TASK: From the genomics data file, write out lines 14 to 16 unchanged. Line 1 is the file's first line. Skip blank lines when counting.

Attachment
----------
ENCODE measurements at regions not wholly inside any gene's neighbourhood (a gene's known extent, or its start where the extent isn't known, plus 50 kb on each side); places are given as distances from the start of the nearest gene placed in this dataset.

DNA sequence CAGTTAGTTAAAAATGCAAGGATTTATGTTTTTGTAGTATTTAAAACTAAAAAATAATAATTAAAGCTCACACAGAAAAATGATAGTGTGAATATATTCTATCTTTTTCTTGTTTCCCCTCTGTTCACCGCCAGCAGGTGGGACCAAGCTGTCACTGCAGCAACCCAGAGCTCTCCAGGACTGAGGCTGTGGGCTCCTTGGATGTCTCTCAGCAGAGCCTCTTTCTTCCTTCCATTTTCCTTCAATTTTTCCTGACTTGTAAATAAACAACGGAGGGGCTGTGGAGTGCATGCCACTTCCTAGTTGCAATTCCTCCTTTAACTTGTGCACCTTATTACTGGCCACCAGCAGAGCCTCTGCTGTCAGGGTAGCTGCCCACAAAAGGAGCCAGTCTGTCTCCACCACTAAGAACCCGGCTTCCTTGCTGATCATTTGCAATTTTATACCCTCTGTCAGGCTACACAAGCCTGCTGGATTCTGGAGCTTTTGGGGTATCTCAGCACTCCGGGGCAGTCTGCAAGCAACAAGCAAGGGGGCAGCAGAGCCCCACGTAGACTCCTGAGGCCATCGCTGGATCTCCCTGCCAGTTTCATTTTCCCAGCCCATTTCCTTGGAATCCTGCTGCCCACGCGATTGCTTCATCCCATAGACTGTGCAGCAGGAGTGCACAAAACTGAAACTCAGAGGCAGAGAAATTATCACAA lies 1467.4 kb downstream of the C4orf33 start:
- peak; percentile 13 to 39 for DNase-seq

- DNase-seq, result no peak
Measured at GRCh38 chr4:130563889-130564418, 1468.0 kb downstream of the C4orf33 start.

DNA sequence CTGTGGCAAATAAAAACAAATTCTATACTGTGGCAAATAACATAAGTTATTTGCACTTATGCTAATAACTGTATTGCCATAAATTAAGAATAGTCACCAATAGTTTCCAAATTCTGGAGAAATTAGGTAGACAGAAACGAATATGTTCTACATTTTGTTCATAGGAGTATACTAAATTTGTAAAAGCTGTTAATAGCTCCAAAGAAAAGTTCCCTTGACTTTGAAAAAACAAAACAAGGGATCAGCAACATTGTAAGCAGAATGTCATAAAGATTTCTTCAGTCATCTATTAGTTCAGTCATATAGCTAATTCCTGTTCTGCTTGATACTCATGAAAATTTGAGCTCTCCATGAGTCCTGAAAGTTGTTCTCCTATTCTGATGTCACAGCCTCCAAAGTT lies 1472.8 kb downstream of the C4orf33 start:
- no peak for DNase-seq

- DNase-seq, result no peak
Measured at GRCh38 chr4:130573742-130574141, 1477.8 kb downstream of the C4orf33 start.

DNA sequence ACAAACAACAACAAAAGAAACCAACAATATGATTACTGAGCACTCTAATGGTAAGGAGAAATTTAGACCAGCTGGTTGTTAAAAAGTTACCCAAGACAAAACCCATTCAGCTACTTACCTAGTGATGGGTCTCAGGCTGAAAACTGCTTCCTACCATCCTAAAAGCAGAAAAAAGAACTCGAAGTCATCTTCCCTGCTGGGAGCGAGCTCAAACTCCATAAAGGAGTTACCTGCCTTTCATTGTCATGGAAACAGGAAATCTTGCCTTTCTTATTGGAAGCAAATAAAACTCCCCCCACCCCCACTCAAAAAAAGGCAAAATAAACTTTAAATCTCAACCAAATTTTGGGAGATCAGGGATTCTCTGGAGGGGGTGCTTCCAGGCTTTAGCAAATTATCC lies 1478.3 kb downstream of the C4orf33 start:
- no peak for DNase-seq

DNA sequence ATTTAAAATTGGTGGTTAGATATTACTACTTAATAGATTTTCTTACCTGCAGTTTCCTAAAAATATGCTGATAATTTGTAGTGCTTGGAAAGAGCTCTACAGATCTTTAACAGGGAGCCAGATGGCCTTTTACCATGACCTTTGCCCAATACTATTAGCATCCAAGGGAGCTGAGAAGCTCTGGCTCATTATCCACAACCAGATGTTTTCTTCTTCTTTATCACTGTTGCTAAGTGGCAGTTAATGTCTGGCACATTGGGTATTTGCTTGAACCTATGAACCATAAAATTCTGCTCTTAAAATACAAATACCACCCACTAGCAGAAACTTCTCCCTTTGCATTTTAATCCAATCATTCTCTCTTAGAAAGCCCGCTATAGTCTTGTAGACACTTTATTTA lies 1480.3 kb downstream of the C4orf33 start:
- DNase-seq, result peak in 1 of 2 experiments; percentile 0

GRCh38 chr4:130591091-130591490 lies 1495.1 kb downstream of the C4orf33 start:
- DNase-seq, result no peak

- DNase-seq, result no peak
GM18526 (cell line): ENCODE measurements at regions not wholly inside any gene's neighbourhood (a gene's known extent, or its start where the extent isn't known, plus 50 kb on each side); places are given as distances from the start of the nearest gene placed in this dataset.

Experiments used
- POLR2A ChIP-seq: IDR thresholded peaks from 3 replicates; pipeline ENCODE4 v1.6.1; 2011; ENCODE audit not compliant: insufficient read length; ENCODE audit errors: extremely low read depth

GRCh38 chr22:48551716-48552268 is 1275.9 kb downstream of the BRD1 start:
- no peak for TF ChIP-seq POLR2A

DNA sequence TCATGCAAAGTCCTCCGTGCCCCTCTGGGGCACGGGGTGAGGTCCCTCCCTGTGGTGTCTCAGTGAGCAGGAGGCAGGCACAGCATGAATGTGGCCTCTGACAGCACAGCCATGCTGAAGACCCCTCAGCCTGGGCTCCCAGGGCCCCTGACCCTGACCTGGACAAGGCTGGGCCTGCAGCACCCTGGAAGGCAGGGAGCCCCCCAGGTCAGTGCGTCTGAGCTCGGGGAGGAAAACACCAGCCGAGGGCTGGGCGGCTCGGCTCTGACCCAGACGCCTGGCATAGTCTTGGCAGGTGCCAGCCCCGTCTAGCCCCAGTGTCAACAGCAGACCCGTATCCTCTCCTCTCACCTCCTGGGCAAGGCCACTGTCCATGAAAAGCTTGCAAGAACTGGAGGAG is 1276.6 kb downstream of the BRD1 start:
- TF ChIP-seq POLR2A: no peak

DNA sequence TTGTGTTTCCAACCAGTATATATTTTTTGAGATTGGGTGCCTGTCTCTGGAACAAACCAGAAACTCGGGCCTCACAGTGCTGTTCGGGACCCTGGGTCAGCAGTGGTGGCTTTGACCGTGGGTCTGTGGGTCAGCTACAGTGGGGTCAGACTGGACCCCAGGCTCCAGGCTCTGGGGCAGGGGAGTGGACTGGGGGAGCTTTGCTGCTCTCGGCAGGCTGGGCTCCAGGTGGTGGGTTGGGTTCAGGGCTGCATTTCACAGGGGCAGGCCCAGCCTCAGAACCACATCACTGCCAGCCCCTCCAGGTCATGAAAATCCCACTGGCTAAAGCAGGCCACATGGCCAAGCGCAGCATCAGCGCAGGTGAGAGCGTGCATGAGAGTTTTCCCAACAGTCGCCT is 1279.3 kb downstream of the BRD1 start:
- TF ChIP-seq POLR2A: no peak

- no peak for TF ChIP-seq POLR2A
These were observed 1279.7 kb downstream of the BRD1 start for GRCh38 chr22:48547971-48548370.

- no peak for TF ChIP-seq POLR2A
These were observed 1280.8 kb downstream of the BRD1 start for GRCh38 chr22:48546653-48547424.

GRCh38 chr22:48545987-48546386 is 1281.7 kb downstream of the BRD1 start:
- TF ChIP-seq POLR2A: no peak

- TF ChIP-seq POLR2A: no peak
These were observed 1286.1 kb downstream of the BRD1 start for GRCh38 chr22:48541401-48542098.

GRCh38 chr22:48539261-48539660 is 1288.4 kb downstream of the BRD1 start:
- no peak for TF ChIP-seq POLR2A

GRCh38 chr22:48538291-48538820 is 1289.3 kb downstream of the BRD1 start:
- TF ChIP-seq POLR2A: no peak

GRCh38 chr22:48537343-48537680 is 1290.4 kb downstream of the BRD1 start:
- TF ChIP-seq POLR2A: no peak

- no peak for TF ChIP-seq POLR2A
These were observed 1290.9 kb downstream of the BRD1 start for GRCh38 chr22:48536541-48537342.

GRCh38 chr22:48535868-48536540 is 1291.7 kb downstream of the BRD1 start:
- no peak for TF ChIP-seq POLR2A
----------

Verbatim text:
GRCh38 chr4:130591091-130591490 lies 1495.1 kb downstream of the C4orf33 start:
- DNase-seq, result no peak

- DNase-seq, result no peak